Wednesday, December 25, 2013

Beer drinking around the world -- and close to home

Watching The Sound of Music Monday night, the 1965 version with Julie Andrews, I grew curious about the setting. Supposedly Salzburg, Austria, pre- and post-anschluss (1938). The action takes place during the summer which must be extremely long in Salzburg, as the anschluss happened in early March 1938 and before the Nazis made their move on the Austrians, Maria was scampering with the Von Trapp kids in lush high meadows and boating with them on an ice-free lake. She fled to the convent, then returned, the Captain fell hard for her, gave the baroness the bum's rush, Cap and Maria got married, took a long honeymoon, and when they returned, the anschluss was over, Nazi flags were draped all over creation and it was still summer.

That's Hollywood.

So I looked up Salzburg's web site. The first link under "Things to do" was "Beer." I immediately fell in love with the place. There are cities in the world known for its beer: Munich, Fort Collins, Colo., St. Louis, Philadelphia. Yet only one of these bergs feature beer prominently on its official web site. -- Das offizielle Stadtportal, is proud of its Octoberfest and even gives visitors the dates for 2014.

I'm obviously living in the wrong country.

Or the wrong part of the right country.

In November, as I was trying to find my way through the maze of the Philadelphia Airport, I chanced across a display of the city's historic beers. Yuengling ("America's Oldest Brewery" at 180-plus years) figured prominently -- a pretty good beer popular up and down the East Coast. There were beer bottles dating back to Colonial times and cool new craft beers for contemporary tipplers. Given time, I would have settled into a concourses pub and tried some. I'll have to wait for a longer layover.

Another neat exhibit at the airport featured Philadelphia's writers. There was a whole wall of them. Owen Wister was one, a well-to-do native of the city who went to Wyoming for a time and later found fame and fortune with his best-seller, The Virginian: Horseman of the Plains. It may be the first cowboy novel. Wister and Ernest Hemingway went fishing once, although there was nothing about that in Wister's airport bio. Wister wrote The Virginian in the library of The swanky Philadelphia Club, where he was a member, and dedicated it to Theodore Roosevelt, his classmate at Harvard. Other writers from Philadelphia: Sci-fi writer Ben Bova, poet and fiction writer (and physician) William Carlos Williams, legal eagle and thriller writer Lisa Scottoline, one-time U.S. Poet Laureate Maxine Kumin, linguist and author Noam Chomsky and novelist Pearl S. Buck. Pretty good list -- and that's only a few. The author exhibit was very near the beer exhibit, which is only fitting.

Why write about beer? Craft breweries are booming, sprouting in the most unlikely places. Ten Sleep Brewing Company is the newest addition to sleepy Ten Sleep, Wyo., pop. 257. I plan on checking it out next time I'm up that way, most likely summertime, when the living is easy in the Big Horn Basin. Meanwhile, check it out on its Facebook page.

Craft breweries are cool because its founders tend to be young and adventurous, and its products are homegrown. This is the age of "local" and crafters fill the bill. Not all of them can walk out their back doors and harvest a batch of hops and grain for the brewing process. But they make the beer on site, and almost every one has at least a modest-sized tasting room. Snake River Brewing in Jackson is the old man of Wyoming breweries, a place that serves amazing beer (Pako's!), good food and even takes on interns from the nation's craft brewing college programs. They have art displays, such as the unique one last year that displayed hand-crafted bicycles. Hand-crafted beer and hand-crafted bikes.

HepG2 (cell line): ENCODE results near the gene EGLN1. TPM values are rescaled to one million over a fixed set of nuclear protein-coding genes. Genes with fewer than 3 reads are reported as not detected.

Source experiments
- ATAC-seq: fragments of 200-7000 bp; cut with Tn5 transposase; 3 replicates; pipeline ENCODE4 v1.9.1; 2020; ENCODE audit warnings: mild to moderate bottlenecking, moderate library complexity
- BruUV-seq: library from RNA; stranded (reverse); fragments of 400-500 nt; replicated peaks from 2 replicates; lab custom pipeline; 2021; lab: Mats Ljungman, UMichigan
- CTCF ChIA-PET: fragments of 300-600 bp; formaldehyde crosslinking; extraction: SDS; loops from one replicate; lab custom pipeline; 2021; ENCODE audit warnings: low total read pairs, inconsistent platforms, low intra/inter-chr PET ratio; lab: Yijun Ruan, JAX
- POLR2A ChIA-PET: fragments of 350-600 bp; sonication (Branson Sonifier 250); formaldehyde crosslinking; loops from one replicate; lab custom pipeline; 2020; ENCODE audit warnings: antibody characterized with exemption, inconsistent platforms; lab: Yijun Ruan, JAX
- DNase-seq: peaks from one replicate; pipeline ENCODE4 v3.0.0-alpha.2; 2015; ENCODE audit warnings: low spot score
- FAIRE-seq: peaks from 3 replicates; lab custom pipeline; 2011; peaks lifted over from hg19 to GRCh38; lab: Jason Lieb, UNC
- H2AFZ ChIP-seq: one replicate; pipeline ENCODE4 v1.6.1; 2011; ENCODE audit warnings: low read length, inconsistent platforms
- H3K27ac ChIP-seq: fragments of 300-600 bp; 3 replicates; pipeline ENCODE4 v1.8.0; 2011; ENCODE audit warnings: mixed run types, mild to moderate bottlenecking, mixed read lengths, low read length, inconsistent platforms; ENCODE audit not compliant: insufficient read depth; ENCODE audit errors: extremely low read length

Cheyenne is relatively new to craft brewing. A brewpub cropped up in the late 1990s downtown but went out of business. We now have Freedom's Edge Brewing Company and Shadows, both housed in historic downtown buildings. Freedom's Edge is bottling its beer, even creating some limited edition brews in fancy bottles. FEBC is expanding into the beer nirvana in 2014:
We will be opening in the historic Antlers Hotel building at 224 Linden St. [in Fort Collins] with a target opening of late February 2014. This new location will be a true small batch craft brewery that will serve as our pilot brewery, so lots and lots of experimentation! We will also be heavily involved with the home brewing community allowing local brewers to come in and brew along side of us.
FoCo already boasts a dozen breweries, including two of the best in the U.S.: New Belgium and Odell. Their customer base down there is appreciably larger than it is in Cheyenne, still predominately a Budweiser city.

The state's liquor laws don't help either. I don't want to get into details, but all the beer, booze and wine in the state is regulated by the Wyoming Liquor Division. All the beer on liquor store shelves has to be vetted by the WLC. So, when you wonder why you aren't seeing the newest and coolest and most experimental brews on the shelves at Town & Country and Uncle Charlie's, you know why. I'm a statie myself, so know better than to blame the WLC people for their outmoded rules and regs. The fact is, the craft brewing industry is moving at lightning speed while governmental agencies move at a snail's pace.

So you can do a couple different things. Do your beer drinking at Wyoming's excellent brewpubs, taking home the good stuff in growlers for later consumption. Or you can do all of your drinking in Fort Collins and Longmont or Denver, and your store shopping at Supermarket Liquor's on Mulberry in FoCo, which is what Town and Country could be if it was located eight miles south on the Greeley Highway on the Colorado side of the border.

But Wyoming will catch up. It has to.

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